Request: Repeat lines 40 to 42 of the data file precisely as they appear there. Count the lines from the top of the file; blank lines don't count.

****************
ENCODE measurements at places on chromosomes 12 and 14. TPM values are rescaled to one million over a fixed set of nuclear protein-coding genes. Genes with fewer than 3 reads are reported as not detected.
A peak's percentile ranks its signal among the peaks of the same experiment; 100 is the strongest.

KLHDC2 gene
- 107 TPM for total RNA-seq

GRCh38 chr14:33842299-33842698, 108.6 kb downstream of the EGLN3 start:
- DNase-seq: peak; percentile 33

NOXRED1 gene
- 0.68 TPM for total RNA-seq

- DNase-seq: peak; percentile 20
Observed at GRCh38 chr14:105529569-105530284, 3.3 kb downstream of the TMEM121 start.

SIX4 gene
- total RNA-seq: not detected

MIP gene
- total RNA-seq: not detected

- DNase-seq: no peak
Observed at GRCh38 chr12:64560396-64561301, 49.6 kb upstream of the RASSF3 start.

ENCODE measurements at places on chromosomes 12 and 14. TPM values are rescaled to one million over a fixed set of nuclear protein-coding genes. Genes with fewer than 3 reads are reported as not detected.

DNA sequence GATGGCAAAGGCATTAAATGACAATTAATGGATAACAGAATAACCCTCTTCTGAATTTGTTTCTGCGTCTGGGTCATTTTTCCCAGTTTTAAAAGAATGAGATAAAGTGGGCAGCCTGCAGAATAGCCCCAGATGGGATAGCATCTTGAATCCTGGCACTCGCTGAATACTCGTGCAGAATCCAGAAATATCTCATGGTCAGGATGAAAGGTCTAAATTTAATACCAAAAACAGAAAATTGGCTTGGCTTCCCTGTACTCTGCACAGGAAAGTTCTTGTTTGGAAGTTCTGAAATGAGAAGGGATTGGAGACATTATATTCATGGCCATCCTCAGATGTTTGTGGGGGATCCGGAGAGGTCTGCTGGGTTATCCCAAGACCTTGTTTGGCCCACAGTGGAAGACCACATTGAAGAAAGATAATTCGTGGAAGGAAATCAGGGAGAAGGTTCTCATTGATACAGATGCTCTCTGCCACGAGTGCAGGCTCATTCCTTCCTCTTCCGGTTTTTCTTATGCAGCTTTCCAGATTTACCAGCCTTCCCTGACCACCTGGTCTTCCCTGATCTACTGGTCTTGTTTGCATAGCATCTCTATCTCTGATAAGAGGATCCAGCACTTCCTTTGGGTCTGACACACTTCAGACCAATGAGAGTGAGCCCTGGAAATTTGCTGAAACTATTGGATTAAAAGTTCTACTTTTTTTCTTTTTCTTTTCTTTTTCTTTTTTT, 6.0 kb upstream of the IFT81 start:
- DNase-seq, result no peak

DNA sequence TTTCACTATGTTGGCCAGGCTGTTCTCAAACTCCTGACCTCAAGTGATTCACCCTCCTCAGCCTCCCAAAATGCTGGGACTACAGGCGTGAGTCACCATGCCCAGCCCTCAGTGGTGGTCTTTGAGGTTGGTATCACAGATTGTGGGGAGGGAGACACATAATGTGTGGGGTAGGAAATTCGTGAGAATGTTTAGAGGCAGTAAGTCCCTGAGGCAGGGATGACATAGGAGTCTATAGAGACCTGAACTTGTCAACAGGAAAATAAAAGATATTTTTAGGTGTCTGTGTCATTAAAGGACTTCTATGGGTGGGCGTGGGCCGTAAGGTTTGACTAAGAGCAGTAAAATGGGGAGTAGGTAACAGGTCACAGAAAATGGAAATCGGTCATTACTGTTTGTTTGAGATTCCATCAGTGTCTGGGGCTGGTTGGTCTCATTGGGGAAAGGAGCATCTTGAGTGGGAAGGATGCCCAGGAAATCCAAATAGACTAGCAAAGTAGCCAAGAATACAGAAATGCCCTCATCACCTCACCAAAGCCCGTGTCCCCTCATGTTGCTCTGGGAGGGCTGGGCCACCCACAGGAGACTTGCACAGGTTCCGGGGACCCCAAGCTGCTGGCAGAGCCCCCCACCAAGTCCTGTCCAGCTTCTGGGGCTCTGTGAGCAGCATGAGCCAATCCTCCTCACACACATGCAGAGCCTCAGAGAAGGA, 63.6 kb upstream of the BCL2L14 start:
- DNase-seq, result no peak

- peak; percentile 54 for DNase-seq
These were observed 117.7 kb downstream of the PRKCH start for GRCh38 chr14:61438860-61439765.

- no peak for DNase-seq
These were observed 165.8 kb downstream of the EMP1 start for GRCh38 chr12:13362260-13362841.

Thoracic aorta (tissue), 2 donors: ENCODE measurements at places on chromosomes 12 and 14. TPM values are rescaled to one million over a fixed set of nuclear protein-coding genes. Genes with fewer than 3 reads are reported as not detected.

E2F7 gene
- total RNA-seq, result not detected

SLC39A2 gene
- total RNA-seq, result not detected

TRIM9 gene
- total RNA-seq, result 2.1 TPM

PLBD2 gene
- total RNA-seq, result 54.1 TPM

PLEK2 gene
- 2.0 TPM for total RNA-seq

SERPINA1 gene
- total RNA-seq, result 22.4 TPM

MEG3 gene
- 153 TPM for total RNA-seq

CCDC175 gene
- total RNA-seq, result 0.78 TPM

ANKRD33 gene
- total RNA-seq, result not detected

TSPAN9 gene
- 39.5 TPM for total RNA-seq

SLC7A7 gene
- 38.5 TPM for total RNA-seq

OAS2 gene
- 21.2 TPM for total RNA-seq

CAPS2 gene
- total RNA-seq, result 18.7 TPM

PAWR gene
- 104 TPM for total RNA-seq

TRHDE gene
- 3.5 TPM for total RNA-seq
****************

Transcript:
- 153 TPM for total RNA-seq

CCDC175 gene
- total RNA-seq, result 0.78 TPM